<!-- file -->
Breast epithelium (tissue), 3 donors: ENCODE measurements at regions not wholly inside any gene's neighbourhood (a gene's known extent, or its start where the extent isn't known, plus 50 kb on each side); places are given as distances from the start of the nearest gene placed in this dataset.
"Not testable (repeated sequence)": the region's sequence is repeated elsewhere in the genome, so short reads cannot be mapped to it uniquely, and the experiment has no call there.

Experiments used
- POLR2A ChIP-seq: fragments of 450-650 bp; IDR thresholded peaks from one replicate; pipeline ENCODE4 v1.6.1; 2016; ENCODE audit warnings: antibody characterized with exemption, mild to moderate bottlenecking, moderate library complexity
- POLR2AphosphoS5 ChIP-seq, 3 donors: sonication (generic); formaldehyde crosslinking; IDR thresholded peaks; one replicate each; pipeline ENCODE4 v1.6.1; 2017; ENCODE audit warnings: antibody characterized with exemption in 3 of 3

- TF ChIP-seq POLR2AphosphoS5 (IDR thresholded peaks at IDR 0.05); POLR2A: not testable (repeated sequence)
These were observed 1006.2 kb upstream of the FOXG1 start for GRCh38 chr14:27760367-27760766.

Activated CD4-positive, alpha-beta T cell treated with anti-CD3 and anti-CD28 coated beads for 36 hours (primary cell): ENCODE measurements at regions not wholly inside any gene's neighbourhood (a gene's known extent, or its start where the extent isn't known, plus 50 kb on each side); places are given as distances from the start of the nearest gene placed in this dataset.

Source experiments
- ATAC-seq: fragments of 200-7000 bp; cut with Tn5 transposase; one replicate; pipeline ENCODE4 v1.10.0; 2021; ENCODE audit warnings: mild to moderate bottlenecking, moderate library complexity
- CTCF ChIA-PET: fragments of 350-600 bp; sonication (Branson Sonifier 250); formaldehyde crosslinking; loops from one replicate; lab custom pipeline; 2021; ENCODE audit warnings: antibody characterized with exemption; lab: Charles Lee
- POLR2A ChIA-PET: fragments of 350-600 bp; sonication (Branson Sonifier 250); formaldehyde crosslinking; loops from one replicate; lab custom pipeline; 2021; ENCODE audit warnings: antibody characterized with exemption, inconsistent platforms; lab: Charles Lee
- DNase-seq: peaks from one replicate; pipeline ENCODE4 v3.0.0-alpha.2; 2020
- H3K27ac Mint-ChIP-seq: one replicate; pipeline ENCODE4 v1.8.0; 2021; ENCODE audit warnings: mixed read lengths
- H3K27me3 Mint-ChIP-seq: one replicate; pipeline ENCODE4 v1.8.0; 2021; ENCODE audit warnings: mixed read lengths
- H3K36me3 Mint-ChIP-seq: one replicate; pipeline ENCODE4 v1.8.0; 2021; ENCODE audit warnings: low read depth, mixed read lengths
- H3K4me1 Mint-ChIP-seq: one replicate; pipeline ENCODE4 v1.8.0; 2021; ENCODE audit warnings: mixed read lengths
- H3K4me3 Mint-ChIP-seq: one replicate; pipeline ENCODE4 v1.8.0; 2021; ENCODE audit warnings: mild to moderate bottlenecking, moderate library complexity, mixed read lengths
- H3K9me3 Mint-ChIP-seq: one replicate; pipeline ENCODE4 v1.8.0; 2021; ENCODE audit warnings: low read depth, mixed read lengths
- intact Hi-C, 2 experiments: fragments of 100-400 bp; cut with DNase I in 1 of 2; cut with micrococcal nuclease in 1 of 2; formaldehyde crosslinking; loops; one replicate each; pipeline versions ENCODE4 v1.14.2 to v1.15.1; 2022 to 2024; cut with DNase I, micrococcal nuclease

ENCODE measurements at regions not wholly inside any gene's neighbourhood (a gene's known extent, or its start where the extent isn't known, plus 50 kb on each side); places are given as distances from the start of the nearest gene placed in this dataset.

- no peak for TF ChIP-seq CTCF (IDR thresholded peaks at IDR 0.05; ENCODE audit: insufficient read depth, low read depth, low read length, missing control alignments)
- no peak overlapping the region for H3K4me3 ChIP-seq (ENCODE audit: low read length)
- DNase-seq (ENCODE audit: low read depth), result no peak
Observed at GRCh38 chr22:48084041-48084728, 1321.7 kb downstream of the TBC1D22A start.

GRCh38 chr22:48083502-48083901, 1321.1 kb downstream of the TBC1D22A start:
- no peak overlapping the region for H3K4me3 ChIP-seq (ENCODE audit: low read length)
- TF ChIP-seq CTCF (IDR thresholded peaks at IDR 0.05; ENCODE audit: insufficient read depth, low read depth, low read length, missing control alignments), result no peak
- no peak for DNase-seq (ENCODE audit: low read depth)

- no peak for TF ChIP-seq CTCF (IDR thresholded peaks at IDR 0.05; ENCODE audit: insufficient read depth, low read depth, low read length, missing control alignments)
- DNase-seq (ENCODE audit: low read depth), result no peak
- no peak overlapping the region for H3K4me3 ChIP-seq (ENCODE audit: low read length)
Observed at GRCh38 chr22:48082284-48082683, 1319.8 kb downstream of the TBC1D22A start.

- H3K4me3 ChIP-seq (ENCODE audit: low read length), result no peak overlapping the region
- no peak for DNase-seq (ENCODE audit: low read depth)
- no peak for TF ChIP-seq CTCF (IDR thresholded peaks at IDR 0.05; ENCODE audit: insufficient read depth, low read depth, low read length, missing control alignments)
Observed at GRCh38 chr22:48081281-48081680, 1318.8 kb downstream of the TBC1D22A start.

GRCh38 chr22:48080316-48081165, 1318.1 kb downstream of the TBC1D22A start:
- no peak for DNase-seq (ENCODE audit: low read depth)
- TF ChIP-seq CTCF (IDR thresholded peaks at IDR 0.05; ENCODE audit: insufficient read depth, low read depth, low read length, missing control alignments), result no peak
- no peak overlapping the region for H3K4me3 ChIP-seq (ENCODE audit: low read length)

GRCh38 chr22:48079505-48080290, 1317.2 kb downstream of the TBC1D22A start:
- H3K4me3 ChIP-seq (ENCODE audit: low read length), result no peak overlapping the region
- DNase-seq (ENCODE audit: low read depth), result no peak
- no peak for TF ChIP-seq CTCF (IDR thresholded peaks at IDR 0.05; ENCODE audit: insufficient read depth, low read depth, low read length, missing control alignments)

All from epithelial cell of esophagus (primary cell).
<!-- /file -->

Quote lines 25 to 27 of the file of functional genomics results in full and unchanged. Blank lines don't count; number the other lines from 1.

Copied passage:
Observed at GRCh38 chr22:48084041-48084728, 1321.7 kb downstream of the TBC1D22A start.

GRCh38 chr22:48083502-48083901, 1321.1 kb downstream of the TBC1D22A start:
- no peak overlapping the region for H3K4me3 ChIP-seq (ENCODE audit: low read length)